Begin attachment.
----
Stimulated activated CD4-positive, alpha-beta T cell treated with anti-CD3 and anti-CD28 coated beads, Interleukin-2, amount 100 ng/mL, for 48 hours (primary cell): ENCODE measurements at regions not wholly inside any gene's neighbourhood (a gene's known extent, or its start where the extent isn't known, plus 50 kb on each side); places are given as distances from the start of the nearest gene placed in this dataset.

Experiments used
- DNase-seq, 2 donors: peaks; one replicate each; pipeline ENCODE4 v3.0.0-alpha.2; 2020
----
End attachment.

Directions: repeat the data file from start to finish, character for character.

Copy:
Stimulated activated CD4-positive, alpha-beta T cell treated with anti-CD3 and anti-CD28 coated beads, Interleukin-2, amount 100 ng/mL, for 48 hours (primary cell): ENCODE measurements at regions not wholly inside any gene's neighbourhood (a gene's known extent, or its start where the extent isn't known, plus 50 kb on each side); places are given as distances from the start of the nearest gene placed in this dataset.

Experiments used
- DNase-seq, 2 donors: peaks; one replicate each; pipeline ENCODE4 v3.0.0-alpha.2; 2020